Step 3. Reach Out

Once you have some contacts, you can get in touch. Your email (and it should be email) should be short, specific, and warm. Here is a template:

Hi Mike —
My name is Sam and I heard you speak at the Meetup for Android Developers last week. It was great hearing about the cool things your company is doing, especially the volunteer program you’re launching! [Establish a warm, mutual connection]
For the past two years, I’ve been building my skills in data analysis by working on side projects. I am excited about this work and would love to learn more about what it takes to build a career in this space. [Mention where you are in your career]
I’m sure you’re busy, but do you have time for a quick cup of coffee or perhaps a short meeting at your office? I was really inspired by your talk and I’d be thrilled to learn more about your work. I’m happy to meet at a time and place most convenient for you. [Make a small, polite ask that emphasizes your flexibility]
Let me know if it’s possible for us to meet!

Keep in mind that the higher up the person is, the tighter their schedule is likely to be. Aim for people who are one to two levels above you. This way, they’ll have experience in the field, but will also be relatively approachable, with more flexibility in their schedule than someone higher up the ladder.

When Worbel reached out to the architect his LinkedIn connection had pointed him to, the architect agreed to meet him outside the office. Over coffee, Worbel learned more about the organization, the industry, and even received a list of interview questions his interviewee often asked potential hires. Talk about a power meeting.

Step 4. Prepare

To make the most of your meeting, prepare well for it. There are many questions to ask, but DON’T ASK FOR A JOB. It puts the person on the spot and is pushy.

If you’re not sure what to ask, consider this short list of questions:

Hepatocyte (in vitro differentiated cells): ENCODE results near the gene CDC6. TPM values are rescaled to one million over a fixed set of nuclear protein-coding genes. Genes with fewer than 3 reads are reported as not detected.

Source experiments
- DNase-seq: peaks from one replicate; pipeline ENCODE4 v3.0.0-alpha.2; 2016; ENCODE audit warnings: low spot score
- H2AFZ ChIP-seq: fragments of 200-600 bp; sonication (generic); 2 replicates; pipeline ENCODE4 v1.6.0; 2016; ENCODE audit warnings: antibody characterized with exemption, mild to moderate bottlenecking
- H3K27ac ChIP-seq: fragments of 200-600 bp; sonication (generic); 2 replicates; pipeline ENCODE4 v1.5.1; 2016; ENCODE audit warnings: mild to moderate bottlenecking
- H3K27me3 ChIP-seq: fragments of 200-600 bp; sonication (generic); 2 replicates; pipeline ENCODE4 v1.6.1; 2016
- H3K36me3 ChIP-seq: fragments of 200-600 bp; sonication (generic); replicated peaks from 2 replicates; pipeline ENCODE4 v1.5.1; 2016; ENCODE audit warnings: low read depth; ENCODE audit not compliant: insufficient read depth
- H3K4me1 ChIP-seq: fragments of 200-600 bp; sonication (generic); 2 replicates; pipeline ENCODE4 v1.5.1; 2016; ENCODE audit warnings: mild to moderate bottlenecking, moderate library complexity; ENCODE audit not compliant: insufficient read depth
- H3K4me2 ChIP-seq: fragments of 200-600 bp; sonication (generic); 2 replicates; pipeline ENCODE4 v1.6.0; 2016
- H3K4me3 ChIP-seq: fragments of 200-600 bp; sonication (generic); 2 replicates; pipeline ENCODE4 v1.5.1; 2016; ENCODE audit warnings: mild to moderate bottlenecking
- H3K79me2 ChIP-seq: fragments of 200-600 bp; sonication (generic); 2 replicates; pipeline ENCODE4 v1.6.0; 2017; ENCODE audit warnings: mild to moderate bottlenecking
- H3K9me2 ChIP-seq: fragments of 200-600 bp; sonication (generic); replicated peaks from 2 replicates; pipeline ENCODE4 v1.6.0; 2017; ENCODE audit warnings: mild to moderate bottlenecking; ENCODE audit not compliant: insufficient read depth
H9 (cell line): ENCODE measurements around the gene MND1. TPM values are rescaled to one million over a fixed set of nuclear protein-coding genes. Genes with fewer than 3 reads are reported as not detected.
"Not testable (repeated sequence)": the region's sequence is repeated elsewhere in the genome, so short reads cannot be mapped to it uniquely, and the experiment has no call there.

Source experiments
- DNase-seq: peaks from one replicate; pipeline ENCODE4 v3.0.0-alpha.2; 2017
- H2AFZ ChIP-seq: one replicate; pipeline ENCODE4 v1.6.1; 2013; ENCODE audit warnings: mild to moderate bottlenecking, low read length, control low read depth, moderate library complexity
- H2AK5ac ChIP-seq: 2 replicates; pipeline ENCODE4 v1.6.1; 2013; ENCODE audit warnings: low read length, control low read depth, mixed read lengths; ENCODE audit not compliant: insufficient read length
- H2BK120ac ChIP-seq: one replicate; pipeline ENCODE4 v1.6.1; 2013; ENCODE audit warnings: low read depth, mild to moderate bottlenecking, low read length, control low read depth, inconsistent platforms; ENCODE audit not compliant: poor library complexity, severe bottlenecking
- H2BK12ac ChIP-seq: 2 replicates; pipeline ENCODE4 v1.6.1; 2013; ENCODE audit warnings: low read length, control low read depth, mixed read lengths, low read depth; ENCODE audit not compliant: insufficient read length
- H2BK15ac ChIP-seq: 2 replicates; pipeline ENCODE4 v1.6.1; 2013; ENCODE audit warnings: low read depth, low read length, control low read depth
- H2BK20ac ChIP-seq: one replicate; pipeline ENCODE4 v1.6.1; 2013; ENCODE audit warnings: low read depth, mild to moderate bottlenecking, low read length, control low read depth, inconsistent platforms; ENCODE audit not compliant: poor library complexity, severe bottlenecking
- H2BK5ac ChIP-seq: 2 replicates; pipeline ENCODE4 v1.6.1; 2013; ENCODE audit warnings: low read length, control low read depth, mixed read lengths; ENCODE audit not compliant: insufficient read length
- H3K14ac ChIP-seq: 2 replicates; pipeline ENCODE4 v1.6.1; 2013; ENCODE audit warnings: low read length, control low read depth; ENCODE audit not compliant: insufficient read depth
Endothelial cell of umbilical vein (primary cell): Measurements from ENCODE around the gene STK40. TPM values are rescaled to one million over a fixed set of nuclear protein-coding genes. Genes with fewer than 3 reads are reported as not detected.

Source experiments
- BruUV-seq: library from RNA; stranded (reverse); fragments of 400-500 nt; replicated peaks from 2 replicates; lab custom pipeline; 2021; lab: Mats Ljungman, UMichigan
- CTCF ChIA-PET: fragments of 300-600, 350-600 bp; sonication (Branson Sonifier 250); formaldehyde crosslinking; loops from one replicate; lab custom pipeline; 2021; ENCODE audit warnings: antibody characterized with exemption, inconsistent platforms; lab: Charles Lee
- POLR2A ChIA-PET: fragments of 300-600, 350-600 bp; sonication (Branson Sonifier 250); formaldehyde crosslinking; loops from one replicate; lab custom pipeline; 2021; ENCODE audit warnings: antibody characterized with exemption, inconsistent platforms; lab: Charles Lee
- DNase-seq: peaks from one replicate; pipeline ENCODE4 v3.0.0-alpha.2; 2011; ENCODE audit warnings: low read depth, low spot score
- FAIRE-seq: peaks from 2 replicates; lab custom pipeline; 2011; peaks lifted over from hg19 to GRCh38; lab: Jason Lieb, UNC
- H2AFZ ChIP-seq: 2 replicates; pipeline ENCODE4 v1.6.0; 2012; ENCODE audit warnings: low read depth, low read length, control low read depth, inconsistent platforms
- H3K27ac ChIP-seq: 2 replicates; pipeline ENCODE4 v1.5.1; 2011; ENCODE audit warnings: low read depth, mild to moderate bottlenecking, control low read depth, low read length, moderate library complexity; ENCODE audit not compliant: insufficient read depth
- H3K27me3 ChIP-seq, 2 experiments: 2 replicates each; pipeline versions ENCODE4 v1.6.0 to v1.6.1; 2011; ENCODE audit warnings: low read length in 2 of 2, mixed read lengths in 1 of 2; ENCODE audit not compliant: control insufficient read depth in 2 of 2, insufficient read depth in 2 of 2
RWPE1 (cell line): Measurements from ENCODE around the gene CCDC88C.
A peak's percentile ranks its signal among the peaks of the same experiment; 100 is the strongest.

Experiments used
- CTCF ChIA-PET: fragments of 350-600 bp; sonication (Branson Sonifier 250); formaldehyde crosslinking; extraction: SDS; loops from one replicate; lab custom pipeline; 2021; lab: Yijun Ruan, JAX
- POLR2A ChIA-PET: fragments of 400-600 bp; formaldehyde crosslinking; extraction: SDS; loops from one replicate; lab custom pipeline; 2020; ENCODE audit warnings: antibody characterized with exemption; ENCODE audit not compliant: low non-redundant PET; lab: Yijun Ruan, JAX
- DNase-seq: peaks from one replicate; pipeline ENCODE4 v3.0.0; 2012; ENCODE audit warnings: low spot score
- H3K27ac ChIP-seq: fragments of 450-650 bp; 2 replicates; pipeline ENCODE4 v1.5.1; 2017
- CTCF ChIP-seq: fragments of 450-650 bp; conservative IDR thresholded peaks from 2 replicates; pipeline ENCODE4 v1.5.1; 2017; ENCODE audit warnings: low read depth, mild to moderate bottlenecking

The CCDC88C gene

• How did you get started in this career?
  • What do you love most about this job? What do you find challenging?
  • What do you do on typical day?
  • What skills are needed for this job?
  • What other options are open to someone with those skills?
  • What do you wish you had known before you started this career?
  • How do you recommend I start my search?
  • Is there anyone else you recommend I talk to?
  • Is there anything I can help you with?

Be prepared also simply to talk, as Worbel did. It doesn’t all have to be about work.

Step 5. Follow Up

Follow up with a thank-you email that mentions what you learned or found most helpful, that says something about how you’ll use the info, and that shares a link or resource related to something the interviewee mentioned. That last one is a “gift” of sorts to demonstrate that you were listening, that you’re appreciative, and that you want to give as much as you get.

The Bottom Line

Informational interviews elevate you to the status of acquaintance, to being someone known at the company, possibly even to the reviewer him- or herself. You’ll be more than just a face to match to the resume.

For Worbel, the informal, conversational nature of the informational interview helped him to stand out. “You can be a person instead of just an applicant. There’s no nervousness and pressure and inherent power dynamic. I was able to ask about life, and connect.”

A month and a half after this exchange over coffee, Worbel was approached to do a real interview. He got the job.